Top 25 Ways To Avoid Winter Injuries for Elderly People
Winter is a particularly hazardous time of the year. The plummeting temperatures, the treacherous weather conditions as well as a general lack of preparation for the season all combine to make injuries much more likely.
Elderly people are especially vulnerable, as the unforgiving climate can exacerbate pre-existing medical conditions they may have as well as presenting them with unique dangers.
The following checklist is a set of very simple ways in which this vulnerable group in society are able to avoid these seasonal injuries, just by making small changes in their daily lives.
Clearly the often freezing temperatures of winter are a troublesome cause of injuries and illness in the elderly.
Older people have slower metabolisms and as such have less body heat. This can lead to both hypothermia and frostbite which can ultimately result in skin damage and in extreme cases can even be fatal. These conditions are even more common in people with heart disease or circulation problems, which is why the elderly are particularly susceptible.
There are many simple ways in which the elderly can keep their homes and themselves warm in order to avoid these conditions:
- keeping room temperatures at 21°C in the day
- fit draught proofing to seal gaps as well as insulating the loft, keeping the heat from escaping
- set central heating to come on earlier as this will ensure the home is kept consistently warm
- make sure to wear 2/3 thin layers of clothes – layers provide more insulation and will ensure the body retains heat
- don’t remain sitting still for long periods as movement will aid the body to keep naturally warm
- spread chores throughout the day as this will alternate periods of rest and activity, therefore, keeping you more mobile and warm
- don’t stay outside for too long
- stay indoors if very cold or windy
- be vigilant for feelings of numbness as this could be a symptom of requiring medical treatment
- eat well – it is recommended to have at least one hot meal a day in winter months and to drink plenty of hot drinks throughout the day
It is not just the low temperatures which are a cause for concern for the elderly in the winter months.
There are several hazards at this time which pose threats to the safety of older people.
Again, forward planning is the key; by making preparations for the season and by making small changes to your daily routine, the elderly can avoid injuries and remain safe.
These are hazardous to the elderly throughout the year but the dangerous conditions can make these even more likely, which can lead to broken limbs, fractures or worse.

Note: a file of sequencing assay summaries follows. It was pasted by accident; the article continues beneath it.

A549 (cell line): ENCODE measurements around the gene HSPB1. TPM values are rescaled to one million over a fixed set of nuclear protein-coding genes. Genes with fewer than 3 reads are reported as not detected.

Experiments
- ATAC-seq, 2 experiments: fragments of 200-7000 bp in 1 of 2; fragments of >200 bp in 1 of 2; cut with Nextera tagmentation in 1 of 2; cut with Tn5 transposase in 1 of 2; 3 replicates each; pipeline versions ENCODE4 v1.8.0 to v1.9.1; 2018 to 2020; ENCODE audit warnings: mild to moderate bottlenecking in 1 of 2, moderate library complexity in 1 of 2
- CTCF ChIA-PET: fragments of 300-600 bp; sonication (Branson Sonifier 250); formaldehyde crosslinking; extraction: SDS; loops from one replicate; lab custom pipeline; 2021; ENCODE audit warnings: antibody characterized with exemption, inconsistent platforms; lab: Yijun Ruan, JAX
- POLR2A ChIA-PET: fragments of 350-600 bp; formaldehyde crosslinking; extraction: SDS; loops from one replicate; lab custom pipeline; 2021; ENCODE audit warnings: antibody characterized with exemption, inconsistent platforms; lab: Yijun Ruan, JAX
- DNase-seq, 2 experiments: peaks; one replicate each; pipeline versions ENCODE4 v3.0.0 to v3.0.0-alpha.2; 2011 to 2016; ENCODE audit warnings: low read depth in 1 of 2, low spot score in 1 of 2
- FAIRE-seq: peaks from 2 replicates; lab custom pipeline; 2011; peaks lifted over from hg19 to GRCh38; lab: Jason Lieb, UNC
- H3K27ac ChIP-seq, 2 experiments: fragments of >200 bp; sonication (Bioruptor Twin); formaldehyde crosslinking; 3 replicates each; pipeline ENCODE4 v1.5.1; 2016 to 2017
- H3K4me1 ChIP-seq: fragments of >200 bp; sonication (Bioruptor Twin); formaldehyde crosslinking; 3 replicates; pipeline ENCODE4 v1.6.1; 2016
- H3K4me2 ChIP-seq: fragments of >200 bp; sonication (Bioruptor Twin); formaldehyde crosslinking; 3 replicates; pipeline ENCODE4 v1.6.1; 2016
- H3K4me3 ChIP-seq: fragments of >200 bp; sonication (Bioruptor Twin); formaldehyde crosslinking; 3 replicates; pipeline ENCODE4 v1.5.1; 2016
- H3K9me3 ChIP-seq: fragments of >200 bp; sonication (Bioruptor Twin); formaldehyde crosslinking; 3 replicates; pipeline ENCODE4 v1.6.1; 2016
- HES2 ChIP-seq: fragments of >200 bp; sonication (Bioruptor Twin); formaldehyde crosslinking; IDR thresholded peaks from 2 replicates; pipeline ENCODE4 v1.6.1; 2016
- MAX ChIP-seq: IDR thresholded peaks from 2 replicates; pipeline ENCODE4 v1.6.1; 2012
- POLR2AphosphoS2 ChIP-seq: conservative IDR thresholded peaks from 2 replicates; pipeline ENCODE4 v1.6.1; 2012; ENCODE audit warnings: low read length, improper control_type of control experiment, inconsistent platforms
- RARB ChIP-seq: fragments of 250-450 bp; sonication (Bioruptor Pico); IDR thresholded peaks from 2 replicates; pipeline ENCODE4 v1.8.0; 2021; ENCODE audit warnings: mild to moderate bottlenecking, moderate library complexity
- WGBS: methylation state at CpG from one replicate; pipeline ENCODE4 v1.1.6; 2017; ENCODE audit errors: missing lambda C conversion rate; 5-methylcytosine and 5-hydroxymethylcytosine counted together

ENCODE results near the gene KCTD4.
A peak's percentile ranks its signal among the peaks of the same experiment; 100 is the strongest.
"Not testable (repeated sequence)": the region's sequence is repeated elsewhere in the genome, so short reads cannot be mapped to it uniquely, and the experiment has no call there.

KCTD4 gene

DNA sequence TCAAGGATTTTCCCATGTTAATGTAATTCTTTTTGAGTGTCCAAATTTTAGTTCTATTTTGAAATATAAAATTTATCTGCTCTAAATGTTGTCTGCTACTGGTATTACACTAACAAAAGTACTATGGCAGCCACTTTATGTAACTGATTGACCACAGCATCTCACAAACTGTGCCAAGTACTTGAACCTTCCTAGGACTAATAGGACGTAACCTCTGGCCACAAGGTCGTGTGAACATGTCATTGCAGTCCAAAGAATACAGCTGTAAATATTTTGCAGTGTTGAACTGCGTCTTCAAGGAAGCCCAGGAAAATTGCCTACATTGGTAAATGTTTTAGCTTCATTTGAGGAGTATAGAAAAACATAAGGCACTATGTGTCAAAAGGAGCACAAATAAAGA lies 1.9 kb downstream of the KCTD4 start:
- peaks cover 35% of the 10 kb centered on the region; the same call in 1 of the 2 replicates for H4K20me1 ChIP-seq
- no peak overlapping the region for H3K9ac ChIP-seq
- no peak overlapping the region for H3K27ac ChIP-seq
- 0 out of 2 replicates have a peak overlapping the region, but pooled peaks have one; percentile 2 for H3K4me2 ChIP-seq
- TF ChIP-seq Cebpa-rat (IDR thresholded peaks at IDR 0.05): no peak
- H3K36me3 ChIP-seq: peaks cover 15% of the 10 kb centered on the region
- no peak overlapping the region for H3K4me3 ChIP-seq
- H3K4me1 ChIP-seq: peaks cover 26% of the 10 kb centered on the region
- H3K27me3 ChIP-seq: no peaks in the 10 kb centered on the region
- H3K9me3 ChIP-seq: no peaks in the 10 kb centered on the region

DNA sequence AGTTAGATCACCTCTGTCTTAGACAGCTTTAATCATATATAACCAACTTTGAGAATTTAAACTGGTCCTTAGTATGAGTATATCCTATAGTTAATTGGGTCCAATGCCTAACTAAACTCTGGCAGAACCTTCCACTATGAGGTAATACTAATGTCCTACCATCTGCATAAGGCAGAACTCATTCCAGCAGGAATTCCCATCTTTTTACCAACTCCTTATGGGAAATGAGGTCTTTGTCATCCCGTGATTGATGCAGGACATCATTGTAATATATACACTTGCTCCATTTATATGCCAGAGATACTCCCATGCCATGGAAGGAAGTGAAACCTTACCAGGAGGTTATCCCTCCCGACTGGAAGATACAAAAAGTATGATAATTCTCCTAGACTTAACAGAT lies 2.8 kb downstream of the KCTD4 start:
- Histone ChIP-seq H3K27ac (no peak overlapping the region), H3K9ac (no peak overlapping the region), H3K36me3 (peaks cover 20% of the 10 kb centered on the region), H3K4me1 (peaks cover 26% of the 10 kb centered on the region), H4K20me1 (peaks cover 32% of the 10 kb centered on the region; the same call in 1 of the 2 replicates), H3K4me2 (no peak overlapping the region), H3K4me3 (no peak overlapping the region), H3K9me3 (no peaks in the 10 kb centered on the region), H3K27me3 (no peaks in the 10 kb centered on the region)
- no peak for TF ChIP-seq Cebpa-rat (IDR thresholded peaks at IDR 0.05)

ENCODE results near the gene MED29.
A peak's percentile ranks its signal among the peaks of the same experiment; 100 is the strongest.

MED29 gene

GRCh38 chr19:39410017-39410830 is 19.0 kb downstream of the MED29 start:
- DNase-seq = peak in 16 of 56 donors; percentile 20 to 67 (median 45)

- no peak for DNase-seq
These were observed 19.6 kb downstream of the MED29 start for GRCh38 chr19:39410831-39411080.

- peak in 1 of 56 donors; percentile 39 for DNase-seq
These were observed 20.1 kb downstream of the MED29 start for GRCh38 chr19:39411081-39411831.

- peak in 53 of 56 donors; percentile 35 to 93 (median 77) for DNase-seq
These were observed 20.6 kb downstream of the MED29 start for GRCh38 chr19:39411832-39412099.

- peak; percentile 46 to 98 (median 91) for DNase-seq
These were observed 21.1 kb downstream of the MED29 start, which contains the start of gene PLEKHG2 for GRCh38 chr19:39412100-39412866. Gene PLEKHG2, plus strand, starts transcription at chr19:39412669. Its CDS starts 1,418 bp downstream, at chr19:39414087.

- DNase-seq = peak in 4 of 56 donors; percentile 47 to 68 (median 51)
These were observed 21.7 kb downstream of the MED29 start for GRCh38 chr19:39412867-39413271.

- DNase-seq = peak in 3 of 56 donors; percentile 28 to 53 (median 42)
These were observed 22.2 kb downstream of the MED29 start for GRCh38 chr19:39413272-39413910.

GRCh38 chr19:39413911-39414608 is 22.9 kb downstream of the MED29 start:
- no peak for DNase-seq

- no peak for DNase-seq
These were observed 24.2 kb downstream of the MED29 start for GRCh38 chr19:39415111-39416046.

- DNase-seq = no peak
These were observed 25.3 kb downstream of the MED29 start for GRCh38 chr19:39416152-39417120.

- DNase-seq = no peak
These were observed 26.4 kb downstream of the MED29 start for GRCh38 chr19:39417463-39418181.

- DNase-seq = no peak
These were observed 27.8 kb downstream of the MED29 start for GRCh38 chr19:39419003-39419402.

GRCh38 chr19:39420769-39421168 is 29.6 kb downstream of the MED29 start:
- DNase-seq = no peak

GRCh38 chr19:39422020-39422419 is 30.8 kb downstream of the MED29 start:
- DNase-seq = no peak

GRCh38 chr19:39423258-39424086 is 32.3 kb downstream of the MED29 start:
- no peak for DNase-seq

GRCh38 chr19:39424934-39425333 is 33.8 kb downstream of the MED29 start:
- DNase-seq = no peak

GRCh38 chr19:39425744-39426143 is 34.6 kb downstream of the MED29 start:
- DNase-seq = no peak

To avoid such injuries it is recommended:
- to not walk on icy/snowy paths – instead look for routes which are dry or have been cleared
- to wear shoes which have non-skid soles to provide more stability
- to replace old slippers and canes as these can become worn out and smooth, offering little protection to winter conditions
- don’t stay outside for too long
- refrain from putting body under strain such as shovelling snow – ask someone else to do this as working hard in cold weather puts too much pressure on the heart
In the winter months, fires are used in the home to provide greater warmth and comfort. However, carbon-based fires release carbon monoxide; this can’t be seen or smelled and can in fact be fatal if the gas is not properly vented.
These potential problems can be avoided in several ways:
- the fireplaces and chimneys should be inspected yearly
- smoke detectors should be fitted in the rooms and tested weekly
- always make sure heaters are positioned at least 3 feet from flammable items
Elderly people feel the effects of the cold weather much more acutely and as such are more likely to use different ways to keep warm. Such methods can result in serious burns or scalds if caution is not taken:
- ensure hot water bottles are of good quality
- wall mounted heaters are preferable to portable ones as they do not pose a tripping hazard
People over 65 years of age are more likely to be involved in car accidents per mile driven than nearly all over age groups. The winter weather makes driving even more risky and as such there is some simple advice to consider:
- refrain from travelling alone if this is possible
- prepare the car for Winter – have the tyres and windscreen wipers checked and stock up on antifreeze
- check weather reports before long trips
- plan the journey ahead, look for routes which are not icy
- slow down, as excessive speeds will only increase the likelihood of injury
- have basic emergency supplies in the vehicle such as blankets, water, food and a mobile phone in case of being stranded in the snow
For elderly people, the key to avoiding injury in the winter months is to prepare for the cold weather beforehand and to take care in the perilous conditions. Following this advice should ensure you are able to remain safe and comfortable throughout the seasonal period.